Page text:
2-phenylethanol - aroma - flavor - quantitative trait loci - Solanum lycopersicum - tomato - volatiles

    Tomato (Solanum lycopersicum L.) has become a popular model for genetic studies of fruit flavor in the last two decades. In this article we present a study of tomato fruit flavor, including an analysis of the genetic, metabolic and sensorial variation of a collection of contemporary commercial glasshouse tomato cultivars, followed by a validation of the associations found by quantitative trait locus (QTL) analysis of representative biparental segregating populations. This led to the identification of the major sensorial and chemical components determining fruit flavor variation and detection of the underlying QTLs. The high representation of QTL haplotypes in the breeders’ germplasm suggests that there is great potential for applying these QTLs in current breeding programs aimed at improving tomato flavor. A QTL on chromosome 4 was found to affect the levels of the phenylalanine-derived volatiles (PHEVs) 2-phenylethanol, phenylacetaldehyde and 1-nitro-2-phenylethane. Fruits of near-isogenic lines contrasting for this locus and in the composition of PHEVs significantly differed in the perception of fruity and rose-hip-like aroma. The PHEV locus was fine mapped, which allowed for the identification of FLORAL4 as a candidate gene for PHEV regulation. Using a gene-editing-based (CRISPR-CAS9) reverse-genetics approach, FLORAL4 was demonstrated to be the key factor in this QTL affecting PHEV accumulation in tomato fruit.

    The use and performance of survey-based pre-recruit abundance indices for possible inclusion in stock assessments of coastal-dependent species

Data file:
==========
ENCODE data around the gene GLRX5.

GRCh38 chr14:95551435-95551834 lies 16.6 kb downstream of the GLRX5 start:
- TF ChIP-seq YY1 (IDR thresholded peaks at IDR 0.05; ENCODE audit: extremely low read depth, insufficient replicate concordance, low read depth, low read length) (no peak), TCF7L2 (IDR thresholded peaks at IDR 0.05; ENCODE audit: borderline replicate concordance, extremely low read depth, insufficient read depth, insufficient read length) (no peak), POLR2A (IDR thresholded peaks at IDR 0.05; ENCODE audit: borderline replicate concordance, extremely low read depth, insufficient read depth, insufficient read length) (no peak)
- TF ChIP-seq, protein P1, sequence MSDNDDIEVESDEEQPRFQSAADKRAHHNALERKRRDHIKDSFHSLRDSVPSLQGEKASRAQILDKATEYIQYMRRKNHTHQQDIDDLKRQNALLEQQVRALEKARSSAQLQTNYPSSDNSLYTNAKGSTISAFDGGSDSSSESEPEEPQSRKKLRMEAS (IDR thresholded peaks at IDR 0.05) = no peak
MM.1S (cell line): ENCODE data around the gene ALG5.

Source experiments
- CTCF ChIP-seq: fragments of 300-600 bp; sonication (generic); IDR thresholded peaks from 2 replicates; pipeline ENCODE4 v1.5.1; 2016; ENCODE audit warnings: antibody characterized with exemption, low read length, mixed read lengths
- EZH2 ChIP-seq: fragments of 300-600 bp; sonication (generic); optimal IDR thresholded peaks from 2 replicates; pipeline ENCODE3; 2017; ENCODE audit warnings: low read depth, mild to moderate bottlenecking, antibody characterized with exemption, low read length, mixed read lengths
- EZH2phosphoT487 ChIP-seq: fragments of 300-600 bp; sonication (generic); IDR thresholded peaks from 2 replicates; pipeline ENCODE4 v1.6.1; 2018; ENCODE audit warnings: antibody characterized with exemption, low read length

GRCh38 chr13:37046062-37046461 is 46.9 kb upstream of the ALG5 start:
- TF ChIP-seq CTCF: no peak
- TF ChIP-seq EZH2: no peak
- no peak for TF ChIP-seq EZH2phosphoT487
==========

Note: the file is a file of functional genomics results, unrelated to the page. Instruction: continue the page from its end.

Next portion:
Pape, Olivier Le; Vermard, Youen ; Guitton, Jérome ; Brown, Elliot J. ; De Wolfshaar, Karen E. Van; Lipcius, Romuald N. ; Støttrup, Josianne G. ; Rose, Kenneth A. - \ 2020
    ICES Journal of Marine Science (2020). - ISSN 1054-3139
    coastal nursery - forecast - juvenile habitat - recruitment - stock assessment - survey
    We reviewed the use of survey-based pre-recruit abundance indices in short-term recruitment forecasts for fish species relying on coastal habitats at the juvenile stage and that are assessed by ICES. We collated information from stock assessment reports and from a questionnaire filled out by the stock assessors. Among the 78 stocks with juvenile coastal dependence, 49 use short-term forecasts in stock assessment. Survey-based pre-recruit abundance indices were available for 35 of these stocks, but only 14 were used to forecast recruitment. The questionnaire indicated that the limited use of survey-based pre-recruit abundance indices was primarily due to sampling inefficiency, which may preclude reliable recruitment estimates. The sampling is inefficient because the juvenile coastal distribution is outside the geographical area covered by large-scale surveys or targeted coastal surveys are conducted on limited spatial and temporal scales. However, our analysis of the relationship between survey-based pre-recruit indices and assessment-generated recruitment indices revealed that survey-based pre-recruit abundance indices were sufficiently accurate to provide useful information for predicting future recruitment. We recommend expansion of the use of survey-based indices of pre-recruit abundance in stock assessment and recruitment forecasting, and consideration of how to include